1. De Onis M, Blössner M. Prevalence and trends of overweight among preschool children in developing countries. Am J Clin Nutr 2000; 72 (4): 1032-1039. [ Links ]
2. Samuelson G. Dietary habits and nutritional status in adolescents over Europe. An overview of current studies in the Nordic countries. Eur J Clin Nutr 2000; 54 (1S): S21-S28. [ Links ]
3. Musaiger AO. Overweight and obesity in the Eastern Mediterranean region: can we control it? East Mediterr Health J 2004; 10 (6): 789-793. [ Links ]
4. Westerbeek H, Smith A. Corporate social responsibility and community health in the UAE: The case of the Al Jazira sport and health foundation. Middle East Journal of Business 2005 1,1 Available at http://www.mejb.com/upgrade_flash/Vol1_Issue1/Corporate-Social-Responsibility.htm [ Links ]
5. Al-haddad FH, Bertis LB, Ghafar AGAM. Childhood obesity in United Arab Emirates schoolchildren: A national study. Ann Hum Biol 2005; 32 (1): 72-79. [ Links ]
6. Jebb SA, Moore MS. Contribution of a sedentary lifestyle and inactivity to the etiology of overweight and obesity: current evidence and research issues. Med Sci Sports Exerc 1999; 31 (11S): S534-S541. [ Links ]
7. Kiess W, Böttner A, Raile K et al. Type 2 diabetes mellitus in children and adolescents: a review from a European perspective. Horm Res 2003; 59(1S): 77S-84S. [ Links ]
8. Sallis JF, Glanz K. The role of built environments in physical activity, eating, and obesity in childhood. Future Child 2006; 16 (1): 89-108. [ Links ]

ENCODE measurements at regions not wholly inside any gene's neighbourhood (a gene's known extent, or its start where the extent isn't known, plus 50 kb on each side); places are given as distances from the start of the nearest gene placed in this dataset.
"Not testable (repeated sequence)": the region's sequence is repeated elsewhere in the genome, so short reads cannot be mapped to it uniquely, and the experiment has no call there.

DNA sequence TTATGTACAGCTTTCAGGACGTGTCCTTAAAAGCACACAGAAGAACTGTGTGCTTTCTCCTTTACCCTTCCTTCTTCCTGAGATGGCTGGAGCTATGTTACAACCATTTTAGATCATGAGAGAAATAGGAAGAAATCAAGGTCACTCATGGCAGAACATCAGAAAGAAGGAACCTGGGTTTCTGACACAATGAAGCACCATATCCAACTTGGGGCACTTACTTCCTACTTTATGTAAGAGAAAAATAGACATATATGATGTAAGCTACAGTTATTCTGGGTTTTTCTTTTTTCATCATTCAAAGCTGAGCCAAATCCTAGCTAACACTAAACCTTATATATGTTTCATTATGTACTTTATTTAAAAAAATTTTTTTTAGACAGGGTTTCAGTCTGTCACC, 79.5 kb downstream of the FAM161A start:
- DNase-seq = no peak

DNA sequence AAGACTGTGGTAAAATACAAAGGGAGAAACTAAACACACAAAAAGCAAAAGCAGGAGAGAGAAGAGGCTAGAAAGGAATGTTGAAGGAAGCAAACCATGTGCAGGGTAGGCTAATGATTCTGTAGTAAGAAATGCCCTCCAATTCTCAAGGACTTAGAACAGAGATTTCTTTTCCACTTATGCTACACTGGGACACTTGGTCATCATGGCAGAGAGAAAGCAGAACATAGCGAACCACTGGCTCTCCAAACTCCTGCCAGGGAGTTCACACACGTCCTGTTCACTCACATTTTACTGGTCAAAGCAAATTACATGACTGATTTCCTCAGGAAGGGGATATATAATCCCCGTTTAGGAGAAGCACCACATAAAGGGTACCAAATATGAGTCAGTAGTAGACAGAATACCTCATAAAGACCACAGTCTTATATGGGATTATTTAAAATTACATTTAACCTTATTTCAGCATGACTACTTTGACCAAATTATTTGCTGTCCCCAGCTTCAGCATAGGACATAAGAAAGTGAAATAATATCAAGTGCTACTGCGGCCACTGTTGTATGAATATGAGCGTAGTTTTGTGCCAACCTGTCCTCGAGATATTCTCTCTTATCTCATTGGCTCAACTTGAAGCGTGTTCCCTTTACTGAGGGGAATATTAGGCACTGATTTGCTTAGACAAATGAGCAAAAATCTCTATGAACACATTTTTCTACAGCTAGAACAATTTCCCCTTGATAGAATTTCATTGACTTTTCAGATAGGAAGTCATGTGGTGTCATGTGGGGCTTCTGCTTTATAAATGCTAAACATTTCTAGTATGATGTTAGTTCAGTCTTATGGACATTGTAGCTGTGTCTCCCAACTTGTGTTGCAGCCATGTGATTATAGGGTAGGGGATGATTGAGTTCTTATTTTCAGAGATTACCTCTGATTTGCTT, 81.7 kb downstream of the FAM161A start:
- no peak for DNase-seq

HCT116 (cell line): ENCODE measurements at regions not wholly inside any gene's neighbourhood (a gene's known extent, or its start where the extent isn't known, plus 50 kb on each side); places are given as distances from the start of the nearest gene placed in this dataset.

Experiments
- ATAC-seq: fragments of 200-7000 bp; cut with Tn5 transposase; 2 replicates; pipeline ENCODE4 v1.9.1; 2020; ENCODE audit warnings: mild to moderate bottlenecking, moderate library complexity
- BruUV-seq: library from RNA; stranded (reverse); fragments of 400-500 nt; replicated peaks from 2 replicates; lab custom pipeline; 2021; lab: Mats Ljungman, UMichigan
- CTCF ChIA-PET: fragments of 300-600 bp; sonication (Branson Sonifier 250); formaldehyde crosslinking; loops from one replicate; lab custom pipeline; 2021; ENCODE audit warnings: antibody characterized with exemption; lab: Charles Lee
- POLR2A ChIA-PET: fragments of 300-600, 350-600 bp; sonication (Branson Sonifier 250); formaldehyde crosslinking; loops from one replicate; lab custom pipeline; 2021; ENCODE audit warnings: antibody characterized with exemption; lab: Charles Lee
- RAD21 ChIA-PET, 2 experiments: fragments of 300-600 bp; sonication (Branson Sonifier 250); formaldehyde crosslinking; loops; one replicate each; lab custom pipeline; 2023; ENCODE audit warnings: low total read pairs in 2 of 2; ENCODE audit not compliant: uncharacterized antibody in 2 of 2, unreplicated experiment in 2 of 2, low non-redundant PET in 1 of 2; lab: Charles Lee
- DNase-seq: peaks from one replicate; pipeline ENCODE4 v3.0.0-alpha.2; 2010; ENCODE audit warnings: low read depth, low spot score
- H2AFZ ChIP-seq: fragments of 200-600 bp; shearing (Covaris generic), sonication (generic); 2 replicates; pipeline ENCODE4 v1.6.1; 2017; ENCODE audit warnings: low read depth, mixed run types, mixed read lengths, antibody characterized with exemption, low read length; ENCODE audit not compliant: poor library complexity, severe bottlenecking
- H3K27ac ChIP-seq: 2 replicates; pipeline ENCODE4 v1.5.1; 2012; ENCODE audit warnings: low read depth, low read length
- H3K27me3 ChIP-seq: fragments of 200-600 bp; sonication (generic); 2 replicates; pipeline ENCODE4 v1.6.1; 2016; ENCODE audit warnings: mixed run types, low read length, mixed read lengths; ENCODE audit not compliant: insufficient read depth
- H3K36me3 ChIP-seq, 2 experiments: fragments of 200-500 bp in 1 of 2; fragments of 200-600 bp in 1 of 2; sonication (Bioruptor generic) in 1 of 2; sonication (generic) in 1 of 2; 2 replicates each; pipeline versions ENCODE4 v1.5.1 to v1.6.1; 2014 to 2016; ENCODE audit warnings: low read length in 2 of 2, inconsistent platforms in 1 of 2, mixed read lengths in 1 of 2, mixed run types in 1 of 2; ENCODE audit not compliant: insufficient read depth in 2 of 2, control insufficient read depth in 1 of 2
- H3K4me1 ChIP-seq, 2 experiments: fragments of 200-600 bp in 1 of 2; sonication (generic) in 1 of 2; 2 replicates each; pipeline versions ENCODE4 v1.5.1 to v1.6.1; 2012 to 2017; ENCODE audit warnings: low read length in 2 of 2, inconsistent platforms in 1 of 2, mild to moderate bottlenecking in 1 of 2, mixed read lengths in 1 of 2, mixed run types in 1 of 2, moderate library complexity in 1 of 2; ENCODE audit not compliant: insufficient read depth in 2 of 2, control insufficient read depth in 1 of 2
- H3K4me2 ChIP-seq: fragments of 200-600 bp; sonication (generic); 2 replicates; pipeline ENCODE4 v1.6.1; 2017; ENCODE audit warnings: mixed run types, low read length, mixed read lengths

9. Musaiger AO. Diet and prevention of coronary heart disease in the Arab Middle East countries. Med Princ Pract 2002; 11 (2S): 9S-16S. [ Links ]
10. Anderson PM, Butcher KF. Childhood obesity: trends and potential causes of childhood obesity. Future Child 2006; 16 (1): 19-45. [ Links ]
11. Taveras EM, Sandora TJ, Shih MC, et al. The association of television and video viewing with fast food intake by preschool-age children. Obesity 2006; 14: 2034-2041. [ Links ]
12. Musaiger AO, Lloyd OL, Al-Neyadi SM, Bener AB. Lifestyle factors associated with obesity among male university students in the United Arab Emirates. Nutrition & Food Science 2003; 33 (4): 145-147. [ Links ]
13. Al-Hourani HM, Henry GJ, Lightowler HJ. Prevalence of overweight among adolescent girls in the United Arab Emirates. Am J Hum Biol 2003; 15: 758-764. [ Links ]
14. Malik M, Bakir A. Prevalence of overweight and obesity among children in the United Arab Emirates. Obes Rev 2007; 8 (1): 15-20. [ Links ]
15. Fidanza F. Anthropometric methodology. In Fidanza, F. (eds) Nutritional Assessment: a Manual for Population Studies. Chapman & Hall, London, pp. 1-43; 1991. [ Links ]
16. Golan M, Weizman A. Reliability and validity of the family eating and activity habits questionnaire. Eur J Clin Nutr 1998; 52 (10): 771-777. [ Links ]
17. Al-Saeed WY, Al-Dawood KM, Bukhari IA, Bahnassy A. Prevalence and socioeconomic risk factors of obesity among urban female students in Al-Khobar city, Eastern Saudi Arabia, 2003. Obes Rev 2007; 8 (2): 93-99. [ Links ]
18. Terres NG, Pinheiro RT, Horta BL, Pinheiro KAT, Horta LL. Prevalence and factors associated to overweight and obesity in adolescents. Rev Saude Publica 2006; 40 (4): 627-633. [ Links ]